Tasmanian trophy fallow buck
Photo: David Hughes

Tasmania’s $90 million boost from hunting and shooting

Recreational hunting and target shooting contributes nearly $90m to the Tasmanian economy each year, according to a recent report released by the state’s Department of Natural Resources and Environment.

The report, published last month, found the total economic contribution of recreational hunting and sports shooting in Tasmania for 2022 was estimated to be $88.4m.

Of that, $48m was in direct benefits and $40.4m in flow-on contributions. 

Additionally, shooting created 676 full-time equivalent jobs that year, with 438 as a direct connection and 238 as flow-on.

The study said there were an estimated 9760 people in Tasmania who held a game hunting licence and/or a target (sports) shooting firearm licence in 2022. 

Demographically, the report noted the most common Tasmanian hunter/shooter is male, over 50 years of age, working in a full-time job, with a Certificate III or IV-level education and earning between $65,000 and $156,000 per year.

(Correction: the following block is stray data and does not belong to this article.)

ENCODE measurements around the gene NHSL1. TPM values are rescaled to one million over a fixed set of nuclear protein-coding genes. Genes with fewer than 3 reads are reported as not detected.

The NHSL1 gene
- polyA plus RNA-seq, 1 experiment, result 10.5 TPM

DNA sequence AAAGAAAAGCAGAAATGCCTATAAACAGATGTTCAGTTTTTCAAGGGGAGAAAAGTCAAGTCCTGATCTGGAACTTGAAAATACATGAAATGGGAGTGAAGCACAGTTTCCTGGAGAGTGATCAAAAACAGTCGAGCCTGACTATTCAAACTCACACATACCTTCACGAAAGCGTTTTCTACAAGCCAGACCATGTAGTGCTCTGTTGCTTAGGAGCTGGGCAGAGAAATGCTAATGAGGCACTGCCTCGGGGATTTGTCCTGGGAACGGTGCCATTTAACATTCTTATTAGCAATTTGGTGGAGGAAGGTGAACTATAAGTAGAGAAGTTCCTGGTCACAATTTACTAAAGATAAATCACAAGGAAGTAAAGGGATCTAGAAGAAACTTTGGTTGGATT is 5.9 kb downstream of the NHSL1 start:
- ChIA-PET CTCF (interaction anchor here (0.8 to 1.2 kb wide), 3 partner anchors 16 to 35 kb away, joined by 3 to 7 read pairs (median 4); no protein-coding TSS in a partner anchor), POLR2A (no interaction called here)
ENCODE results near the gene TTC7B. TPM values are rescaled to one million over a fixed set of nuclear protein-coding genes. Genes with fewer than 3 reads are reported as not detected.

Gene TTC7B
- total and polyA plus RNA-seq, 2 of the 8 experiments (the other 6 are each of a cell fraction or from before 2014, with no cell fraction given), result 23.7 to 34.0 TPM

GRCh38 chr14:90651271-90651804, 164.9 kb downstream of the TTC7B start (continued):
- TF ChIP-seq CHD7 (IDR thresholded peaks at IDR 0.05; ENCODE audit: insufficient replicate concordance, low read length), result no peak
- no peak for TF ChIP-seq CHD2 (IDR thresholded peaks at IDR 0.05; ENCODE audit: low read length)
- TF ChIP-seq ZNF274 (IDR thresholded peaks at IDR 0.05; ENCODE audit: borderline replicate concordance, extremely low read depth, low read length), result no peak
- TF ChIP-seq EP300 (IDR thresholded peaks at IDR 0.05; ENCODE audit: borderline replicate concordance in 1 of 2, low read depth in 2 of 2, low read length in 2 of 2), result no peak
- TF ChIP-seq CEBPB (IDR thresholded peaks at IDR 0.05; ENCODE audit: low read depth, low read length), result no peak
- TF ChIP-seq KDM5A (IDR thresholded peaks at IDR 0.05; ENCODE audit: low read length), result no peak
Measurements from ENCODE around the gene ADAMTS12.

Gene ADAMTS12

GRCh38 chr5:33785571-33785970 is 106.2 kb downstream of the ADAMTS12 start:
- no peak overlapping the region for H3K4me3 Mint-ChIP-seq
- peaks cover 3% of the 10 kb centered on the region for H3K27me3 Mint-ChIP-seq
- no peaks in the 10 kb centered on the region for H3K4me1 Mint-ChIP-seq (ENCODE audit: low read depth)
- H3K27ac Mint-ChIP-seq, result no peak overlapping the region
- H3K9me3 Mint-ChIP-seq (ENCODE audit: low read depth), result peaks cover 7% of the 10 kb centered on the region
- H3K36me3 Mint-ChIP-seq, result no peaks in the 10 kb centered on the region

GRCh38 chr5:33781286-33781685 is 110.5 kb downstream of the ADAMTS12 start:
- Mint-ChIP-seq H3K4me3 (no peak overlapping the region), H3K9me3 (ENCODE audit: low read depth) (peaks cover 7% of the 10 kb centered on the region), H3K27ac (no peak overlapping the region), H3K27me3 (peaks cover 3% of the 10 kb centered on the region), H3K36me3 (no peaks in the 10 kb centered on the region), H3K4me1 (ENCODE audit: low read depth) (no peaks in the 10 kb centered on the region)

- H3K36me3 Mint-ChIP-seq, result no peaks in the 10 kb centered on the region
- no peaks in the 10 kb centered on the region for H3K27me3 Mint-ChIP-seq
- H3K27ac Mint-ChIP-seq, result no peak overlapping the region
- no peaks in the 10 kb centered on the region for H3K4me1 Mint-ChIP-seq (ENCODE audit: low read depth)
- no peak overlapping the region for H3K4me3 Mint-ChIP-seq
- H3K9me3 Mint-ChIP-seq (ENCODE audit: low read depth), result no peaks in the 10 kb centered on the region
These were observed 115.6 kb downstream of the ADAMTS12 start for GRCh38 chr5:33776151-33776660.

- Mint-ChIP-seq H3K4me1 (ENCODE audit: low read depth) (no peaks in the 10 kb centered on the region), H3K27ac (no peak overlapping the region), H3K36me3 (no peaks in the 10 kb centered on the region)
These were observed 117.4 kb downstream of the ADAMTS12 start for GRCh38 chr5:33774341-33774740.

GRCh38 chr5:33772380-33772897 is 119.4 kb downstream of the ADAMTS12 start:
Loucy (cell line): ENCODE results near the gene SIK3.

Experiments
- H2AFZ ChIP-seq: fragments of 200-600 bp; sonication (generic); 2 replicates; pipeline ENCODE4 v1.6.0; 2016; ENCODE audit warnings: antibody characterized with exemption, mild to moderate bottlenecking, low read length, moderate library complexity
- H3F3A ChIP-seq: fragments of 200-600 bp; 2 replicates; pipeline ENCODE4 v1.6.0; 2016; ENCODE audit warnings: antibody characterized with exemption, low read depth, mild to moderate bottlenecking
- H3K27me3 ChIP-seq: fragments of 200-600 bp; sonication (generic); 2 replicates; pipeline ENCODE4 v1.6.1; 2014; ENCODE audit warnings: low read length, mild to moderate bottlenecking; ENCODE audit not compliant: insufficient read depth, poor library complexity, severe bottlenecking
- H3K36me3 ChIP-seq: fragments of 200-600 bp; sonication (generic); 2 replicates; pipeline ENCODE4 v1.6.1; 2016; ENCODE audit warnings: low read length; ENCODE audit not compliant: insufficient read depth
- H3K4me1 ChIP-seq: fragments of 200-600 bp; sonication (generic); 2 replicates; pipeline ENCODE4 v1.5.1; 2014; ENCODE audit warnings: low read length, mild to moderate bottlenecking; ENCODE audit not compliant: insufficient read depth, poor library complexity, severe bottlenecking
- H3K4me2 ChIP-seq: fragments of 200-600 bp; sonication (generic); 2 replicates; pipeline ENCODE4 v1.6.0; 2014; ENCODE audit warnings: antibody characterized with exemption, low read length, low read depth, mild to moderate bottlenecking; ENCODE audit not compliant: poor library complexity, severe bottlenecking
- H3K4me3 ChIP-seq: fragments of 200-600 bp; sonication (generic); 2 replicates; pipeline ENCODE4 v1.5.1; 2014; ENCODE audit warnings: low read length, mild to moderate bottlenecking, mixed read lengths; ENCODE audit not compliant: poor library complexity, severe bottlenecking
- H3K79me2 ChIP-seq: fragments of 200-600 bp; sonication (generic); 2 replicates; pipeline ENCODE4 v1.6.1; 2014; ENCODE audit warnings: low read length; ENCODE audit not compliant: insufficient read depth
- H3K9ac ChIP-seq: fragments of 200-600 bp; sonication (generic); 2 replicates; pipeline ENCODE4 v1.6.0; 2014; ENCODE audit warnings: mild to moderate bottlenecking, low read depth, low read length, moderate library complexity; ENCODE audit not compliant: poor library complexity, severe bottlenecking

Unsurprisingly, the most important motivations for hunting and target shooting were listed as being to spend time outdoors, to get food for themselves, reduce pest animal populations, spend time with friends and family, and to relax and unwind.

It’s important to note the study only covered the expenditure on hunting and target shooting in Tasmania between 22 February 2022 and 15 March 2023, as well as the flow-on economic effects of that expenditure — it did not cover the economic impact or net benefit of shooting in the island state.

Primary Industries Minister Jo Palmer said the government had invested $50,000 in the study as part of an election commitment, and reiterated its commitment to recreational hunting.

“This study has been driven by our recreational hunting and sport shooting sector, and we thank everyone who completed the survey and those representatives who participated on the steering committee,” she said.

“Hunting and game management activities generate a range of economic benefits, and our government is committed to providing for a sustainable and regulated recreational hunting sector.”

A full copy of the report is available here.




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Royce Wilson

Royce is something rare in Australia: A journalist who really likes guns. He has been interested in firearms as long as he can remember, and is particularly interested in military and police firearms from the 19th Century to the present. In addition to historical and collectible firearms, he is also a keen video gamer and has written for several major newspapers and websites on that subject.